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Muddy Waters

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The articulate melodic eloquence of Bill Frisell

Many of us have embarrassing moments in our past, but when one of the hippest jazz dudes around admits to donning a leisure suit and playing in a show band, you prepare for a wince on the seismic level.
Rolling with the changes
By JIM MACNIE  |  June 17, 2011
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Music for the love of it

Whether driving his Men of Great Courage on a tune about a spooky midnight stroll, or gently declaring a deep camaraderie with “We Shall Always Remain Friends,” Cutler’s concocting a soundtrack to the feelings in the room.
From the Schemers to the Men of Great Courage, Mark Cutler’s songs have always gotten to ‘that special kind of place’
By JIM MACNIE  |  May 07, 2010
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Excerpt: Evening’s Empire by BIll Flanagan

In this chapter, "The Drugs Don't Work," aging rock star Emerson Cutler and his manager, Jack Flynn, are seeking inspiration — and desperately trying to jumpstart his career.
An excerpt from Bill Flanagan’s new novel, Evening’s Empire , the true story of a band that never existed
By BILL FLANAGAN  |  February 05, 2010
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Mystic muso

“America’s Pre-eminent Music Writer Dead at 52” was the headline on Robert Palmer’s obituary in Rolling Stone after his liver failed in 1997.
The erudition of Robert Palmer
By TED DROZDOWSKI  |  November 06, 2009
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Levon Helm | Electric Dirt

Helm's 2007 Dirt Farmer won the Best Traditional Folk Album Grammy for its acoustic arrangements of songs plucked from the Delta soil of the Band drummer and singer's rural Arkansas youth.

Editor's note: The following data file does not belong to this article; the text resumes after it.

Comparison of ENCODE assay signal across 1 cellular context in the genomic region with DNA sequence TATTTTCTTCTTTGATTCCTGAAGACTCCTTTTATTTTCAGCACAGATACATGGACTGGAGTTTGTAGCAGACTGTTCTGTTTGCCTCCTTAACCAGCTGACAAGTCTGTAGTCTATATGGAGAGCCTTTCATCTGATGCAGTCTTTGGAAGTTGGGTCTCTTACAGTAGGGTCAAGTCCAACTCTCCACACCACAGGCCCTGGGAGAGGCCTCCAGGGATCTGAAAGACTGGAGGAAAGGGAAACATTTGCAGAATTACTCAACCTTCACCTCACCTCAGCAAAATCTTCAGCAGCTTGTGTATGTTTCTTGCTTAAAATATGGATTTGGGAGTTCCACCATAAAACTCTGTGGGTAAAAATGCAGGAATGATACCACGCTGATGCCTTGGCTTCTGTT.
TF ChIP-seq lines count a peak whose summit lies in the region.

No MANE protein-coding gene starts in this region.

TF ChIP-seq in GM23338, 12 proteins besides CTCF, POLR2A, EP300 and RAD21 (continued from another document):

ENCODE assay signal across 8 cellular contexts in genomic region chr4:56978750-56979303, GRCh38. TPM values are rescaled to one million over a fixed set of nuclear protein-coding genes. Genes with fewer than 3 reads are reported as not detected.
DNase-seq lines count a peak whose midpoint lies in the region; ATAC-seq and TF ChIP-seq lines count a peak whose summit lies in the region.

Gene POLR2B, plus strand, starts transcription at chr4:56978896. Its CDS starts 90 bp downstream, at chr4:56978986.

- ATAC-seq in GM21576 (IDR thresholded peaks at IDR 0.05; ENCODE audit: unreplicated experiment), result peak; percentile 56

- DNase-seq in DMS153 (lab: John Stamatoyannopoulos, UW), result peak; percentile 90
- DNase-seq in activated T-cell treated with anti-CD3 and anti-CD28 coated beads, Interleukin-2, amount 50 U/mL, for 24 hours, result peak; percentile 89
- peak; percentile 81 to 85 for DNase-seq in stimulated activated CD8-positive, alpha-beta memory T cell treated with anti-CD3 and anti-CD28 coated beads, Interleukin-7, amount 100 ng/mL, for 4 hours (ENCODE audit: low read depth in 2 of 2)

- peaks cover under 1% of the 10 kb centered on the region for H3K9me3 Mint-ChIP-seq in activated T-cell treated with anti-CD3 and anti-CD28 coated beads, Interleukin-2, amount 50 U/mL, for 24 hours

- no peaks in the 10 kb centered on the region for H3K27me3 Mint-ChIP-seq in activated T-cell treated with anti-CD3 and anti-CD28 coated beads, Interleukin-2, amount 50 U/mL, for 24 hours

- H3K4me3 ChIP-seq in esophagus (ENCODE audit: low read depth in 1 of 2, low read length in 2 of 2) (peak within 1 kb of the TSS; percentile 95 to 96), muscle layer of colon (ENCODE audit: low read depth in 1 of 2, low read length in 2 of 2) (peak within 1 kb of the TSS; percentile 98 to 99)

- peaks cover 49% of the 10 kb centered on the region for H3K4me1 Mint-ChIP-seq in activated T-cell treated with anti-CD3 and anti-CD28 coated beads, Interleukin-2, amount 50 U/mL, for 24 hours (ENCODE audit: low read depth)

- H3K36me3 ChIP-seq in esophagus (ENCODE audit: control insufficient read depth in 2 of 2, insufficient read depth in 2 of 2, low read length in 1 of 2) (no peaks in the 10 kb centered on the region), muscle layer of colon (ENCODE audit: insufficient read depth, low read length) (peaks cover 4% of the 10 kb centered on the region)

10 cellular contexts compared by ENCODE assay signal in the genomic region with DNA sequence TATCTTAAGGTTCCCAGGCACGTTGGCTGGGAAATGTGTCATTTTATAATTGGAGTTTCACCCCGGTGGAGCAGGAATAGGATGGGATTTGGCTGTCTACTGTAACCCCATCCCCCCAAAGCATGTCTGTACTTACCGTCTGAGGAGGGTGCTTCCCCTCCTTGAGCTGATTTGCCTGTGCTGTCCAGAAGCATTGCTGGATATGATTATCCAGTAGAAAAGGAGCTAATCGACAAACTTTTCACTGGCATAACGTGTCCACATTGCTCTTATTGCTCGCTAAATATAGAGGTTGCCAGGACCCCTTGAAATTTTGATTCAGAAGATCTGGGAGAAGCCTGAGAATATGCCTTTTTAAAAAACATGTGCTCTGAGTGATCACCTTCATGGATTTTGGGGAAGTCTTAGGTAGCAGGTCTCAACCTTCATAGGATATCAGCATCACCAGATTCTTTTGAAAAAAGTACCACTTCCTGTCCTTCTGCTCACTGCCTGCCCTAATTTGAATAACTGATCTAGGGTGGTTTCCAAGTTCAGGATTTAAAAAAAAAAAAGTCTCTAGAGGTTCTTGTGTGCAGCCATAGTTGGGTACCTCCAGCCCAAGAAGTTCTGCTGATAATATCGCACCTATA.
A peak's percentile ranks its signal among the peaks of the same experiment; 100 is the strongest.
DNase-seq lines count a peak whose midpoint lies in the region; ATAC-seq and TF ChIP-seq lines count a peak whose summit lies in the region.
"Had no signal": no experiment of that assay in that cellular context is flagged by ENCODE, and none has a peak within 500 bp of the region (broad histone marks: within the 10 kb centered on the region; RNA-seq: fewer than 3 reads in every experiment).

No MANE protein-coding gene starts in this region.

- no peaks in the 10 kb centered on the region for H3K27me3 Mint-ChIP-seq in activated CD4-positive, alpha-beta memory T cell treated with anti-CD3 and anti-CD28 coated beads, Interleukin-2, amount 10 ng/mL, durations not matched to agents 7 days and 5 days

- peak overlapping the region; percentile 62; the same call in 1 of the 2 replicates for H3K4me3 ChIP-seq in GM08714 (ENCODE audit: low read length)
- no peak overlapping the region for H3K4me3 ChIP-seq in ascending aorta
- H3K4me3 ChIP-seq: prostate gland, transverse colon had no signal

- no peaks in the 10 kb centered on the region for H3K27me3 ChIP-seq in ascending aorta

Dirt Farmer Music/Vanguard
By TED DROZDOWSKI  |  June 26, 2009
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Various artist | Chicago Blues: A Living History

The first two generations of electric Chicago blues are either dead or on the endangered list, but this double-disc set proves the style still has teeth and claws.
Raisin (2009)
By TED DROZDOWSKI  |  April 17, 2009


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Cadillac Records

Cadillac Records writer/director Darnell Martin lets the music speak for itself
Music speaks volumes
By CHRIS WANGLER  |  December 11, 2008
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Bob Dylan Unboxed

This October, Columbia Records is releasing Tell-Tale Signs: Rare and Unreleased 1989-2006 , a collection of recordings by Bob Dylan that are different from recordings issued on the seven studio albums he released in that period.  
Everything you wanted to know about Tell-Tale Signs but were afraid to buy
By GUSTAVO TURNER  |  October 15, 2008
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What good can the blues do?

You can’t ask too much of the blues. Like the raw emotion they’ve become synonymous with, the blues are not cerebral. They are not progressive or revelatory.
Pam Baker and the SGs help you drown your sorrows
By SAM PFEIFLE  |  September 17, 2008
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Murder in six degrees

You’ve probably never heard of Peter Ivers.
Peter Ivers — pals with john Belushi to the Circle Jerks — was killed in 1983. A new book recalls his fascinating life — and mysterious death.
By MIKE MILIARD  |  September 10, 2008
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Blues juniors

A guitar howls through the streets of downtown Chattanooga just as the sun begins to set, pealing out an elaborately improvised solo pasted onto the end of “Red House.”
Back Door Slam rejuvenate a British tradition
By TED DROZDOWSKI  |  August 19, 2008


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Remembering a Rhode Island icon

There was never anyone remotely like Jeff Thomas.
Jefferson Thomas was in the vanguard of the Providence underground
By PHILLIPE AND JORGE  |  July 30, 2008
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Folk trails